Homers by Zim­mer­man, Harper in eighth in­ning turn tide of series

The Washington Post Sunday - - SPORTS - BY JORGE CASTILLO

The ten­sion, al­ready bor­der­ing on a code-red panic, em­anated through Na­tion­als Park on Satur­day night, in­ten­si­fy­ing the longer the home club’s of­fense stayed quiet. It threat­ened to seep into the Wash­ing­ton Na­tion­als’ dugout as chances dwin­dled and frus­tra­tion grew.

But a quiet con­fi­dence re­mained among the men in uni­form as they en­tered the eighth in­ning with two hits on the night and four in the series. Gio Gon­za­lez and the bullpen had kept them close. All they needed was that one hit.

Bryce Harper, their 24-year-old show­stop­per, pro­vided it, blast­ing that anx­i­ety into obliv­ion with an up­per-deck, game-ty­ing home run. Three bat­ters later, Ryan Zim­mer­man dis­carded his ugly his­tory against the Cubs with a three-run go-ahead home run into the flower bed just be­yond the wall, the

de­ci­sive blow in a 6-3 vic­tory to tie the Na­tional League Divi­sion Series at one.

“I just knew in the bot­tom of my heart that we were go­ing to ex­plode for some num­bers,” Na­tion­als Man­ager Dusty Baker said, “which we’ve done all year.”

For 71/2 in­nings, Game 2 re­sem­bled Game 1 in nearly ev­ery way but one: The Na­tion­als scored a run. An­thony Ren­don pro­vided the of­fense in the first in­ning with a solo home run off left­hander Jon Lester that car­ried to the Na­tion­als’ bullpen be­yond the wall in right field. Ren­don had hit just two of his 25 homers dur­ing the reg­u­lar sea­son the other way.

Lester then re­tired the next nine bat­ters he faced. He yielded one other hit, walked two and held Wash­ing­ton score­less over the next five in­nings. The Na­tion­als hoped to wreak havoc on the base paths on Lester, no­to­ri­ous for his in­abil­ity to throw to bases. But they couldn’t get guys on base.

Gon­za­lez wasn’t as dom­i­nant as Stephen Stras­burg was in the opener, but he did not fail to keep the Na­tion­als within strik­ing dis­tance. Mak­ing his first post­sea­son start at home since 2012 be­cause Max Scherzer’s tight right ham­string de­layed his play­off de­but, the left-han­der al­lowed three runs on three hits — one a solo home run by Will­son Con­tr­eras — in five in­nings. He struck out six, walked two and threw 83 pitches be­fore giv­ing way to the bullpen.

Matt Al­bers, Sammy So­lis, Ryan Mad­son and Oliver Perez pieced to­gether the bridge to the bot­tom of the eighth in­ning.

The abrupt five-run salvo began with Adam Lind, pinch-hit­ting in the pitcher’s spot, smack­ing a sin­gle to left field off Carl Ed­wards Jr. in his first ca­reer post­sea­son at-bat. Vic­tor Robles then en­tered the game to pinchrun for Lind be­fore Trea Turner struck out to bring up Harper.

Be­fore play­ing in his sev­enth game back from a 42-game stint on the dis­abled list, Harper mat­ter-of-factly stated that there was room for im­prove­ment to re­turn to his pre-in­jury level. That im­prove­ment didn’t sur­face in his first three plate ap­pear­ances; he stepped to the plate in the eighth in­ning 0 for 3 with a cou­ple ground­outs and a strike­out. He looked over­matched again on the first pitch from Ed­wards, swing­ing at a wicked curve­ball in the dirt.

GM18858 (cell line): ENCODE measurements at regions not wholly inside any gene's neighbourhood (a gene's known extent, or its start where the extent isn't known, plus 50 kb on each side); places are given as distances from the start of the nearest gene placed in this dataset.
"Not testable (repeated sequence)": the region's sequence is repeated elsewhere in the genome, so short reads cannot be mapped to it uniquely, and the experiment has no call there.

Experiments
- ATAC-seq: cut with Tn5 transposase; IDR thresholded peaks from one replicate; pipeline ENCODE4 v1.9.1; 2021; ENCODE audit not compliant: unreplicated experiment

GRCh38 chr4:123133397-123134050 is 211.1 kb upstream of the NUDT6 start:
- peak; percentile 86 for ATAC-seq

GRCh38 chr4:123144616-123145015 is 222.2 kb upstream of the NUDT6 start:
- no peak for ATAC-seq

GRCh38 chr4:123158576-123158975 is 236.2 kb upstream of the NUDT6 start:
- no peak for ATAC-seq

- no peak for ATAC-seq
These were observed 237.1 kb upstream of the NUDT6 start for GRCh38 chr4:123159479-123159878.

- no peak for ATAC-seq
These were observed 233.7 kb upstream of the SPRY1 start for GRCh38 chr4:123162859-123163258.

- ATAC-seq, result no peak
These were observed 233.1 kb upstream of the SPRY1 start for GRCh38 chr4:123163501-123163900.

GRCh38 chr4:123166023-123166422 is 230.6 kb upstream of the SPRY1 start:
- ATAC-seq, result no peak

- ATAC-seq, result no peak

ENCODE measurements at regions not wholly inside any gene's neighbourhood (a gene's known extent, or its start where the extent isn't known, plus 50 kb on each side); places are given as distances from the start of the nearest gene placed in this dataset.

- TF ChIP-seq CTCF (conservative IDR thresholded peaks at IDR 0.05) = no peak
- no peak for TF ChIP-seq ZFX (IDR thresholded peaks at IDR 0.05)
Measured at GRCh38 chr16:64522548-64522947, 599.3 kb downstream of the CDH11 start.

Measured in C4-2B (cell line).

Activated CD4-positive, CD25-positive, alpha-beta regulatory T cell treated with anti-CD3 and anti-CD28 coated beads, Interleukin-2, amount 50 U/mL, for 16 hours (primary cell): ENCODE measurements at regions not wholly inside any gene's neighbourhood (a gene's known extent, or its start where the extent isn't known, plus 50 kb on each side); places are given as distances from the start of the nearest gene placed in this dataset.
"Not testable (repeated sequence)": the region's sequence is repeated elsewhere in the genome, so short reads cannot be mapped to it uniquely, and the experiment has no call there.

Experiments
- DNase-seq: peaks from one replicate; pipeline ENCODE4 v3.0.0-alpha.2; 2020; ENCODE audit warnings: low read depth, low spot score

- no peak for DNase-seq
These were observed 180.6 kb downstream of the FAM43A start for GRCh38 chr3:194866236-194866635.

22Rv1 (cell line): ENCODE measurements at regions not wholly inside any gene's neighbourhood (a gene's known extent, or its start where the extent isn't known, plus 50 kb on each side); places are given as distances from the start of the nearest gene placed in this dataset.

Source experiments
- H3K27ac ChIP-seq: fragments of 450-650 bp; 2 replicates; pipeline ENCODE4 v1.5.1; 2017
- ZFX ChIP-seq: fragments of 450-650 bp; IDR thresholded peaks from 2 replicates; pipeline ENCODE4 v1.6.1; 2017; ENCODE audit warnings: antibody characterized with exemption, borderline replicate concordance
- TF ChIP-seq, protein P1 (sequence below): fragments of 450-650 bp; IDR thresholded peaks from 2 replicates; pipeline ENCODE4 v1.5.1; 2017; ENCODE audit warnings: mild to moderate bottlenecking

The right-han­der then went with three straight fast­balls — 96, 94, 95 mph — out of the strike zone, and Harper didn’t bite. The se­quence al­tered the course of the at-bat — and the Na­tion­als’ sea­son. With the count 3-1 and a run­ner on first base, Harper as­sumed Ed­wards wouldn’t throw a ball in the zone.

“I thought about tak­ing the whole way,” he said.

But those plans changed when he rec­og­nized the loop in Ed­wards’s 80 mph curve­ball. The de­tec­tion in­cited the for­mer MVP’s in­stincts, and he turned on the pitch, de­posit­ing it 421 feet away, deep into the sec­ond deck.

He ad­mired his work as he flipped his bat and started his trot, the top of his jersey un­but­toned and flop­ping with each pace as the ball­park’s deci­bel lev­els reached rare heights.

“Some­times it takes kind of just one hit for ev­ery­one to ex­hale,” Zim­mer­man said. “Ev­ery­one who has played base­ball has been there be­fore. Base­ball is con­ta­gious.”

The mo­men­tum change con­tin­ued. Ren­don walked, which prompted the Cubs to re­place Ed­wards with lefty Mike Mont­gomery, to face Daniel Mur­phy, a left-handed hit­ter. Mur­phy lashed a sin­gle any­way, leav­ing a fa­vor­able matchup for Zim­mer­man. Af­ter tak­ing a strike, Zim­mer­man pounced on a changeup over the plate, lift­ing it high into the balmy air with the wind blow­ing out. He watched, slowly jog­ging to first base, un­sure if he had got­ten enough, as it car­ried and car­ried and car­ried just over the wall in left field.

The ball­park erupted again. Harper jumped out of the dugout in glee.

“Great launch an­gle,” Harper noted.

The Na­tion­als didn’t ex­or­cise any post­sea­son demons, if there are any, on Satur­day. They are two wins from that, from break­ing through the NLDS bar­rier and ad­vanc­ing to the first Na­tional League Cham­pi­onship Series in fran­chise his­tory. The chances of an­other one-and­done play­off run re­main.

But, for one night, the dread was for­got­ten. Game 3 — and Scherzer — await Mon­day at Wrigley Field.

“The train’s com­ing,” Harper said. “We’re a great team.”

JONATHAN NEW­TON/THE WASH­ING­TON POST

The Na­tion­als’ Vic­tor Robles and Bryce Harper cel­e­brate af­ter Harper drove in Robles with the game-ty­ing home run in the eighth in­ning.

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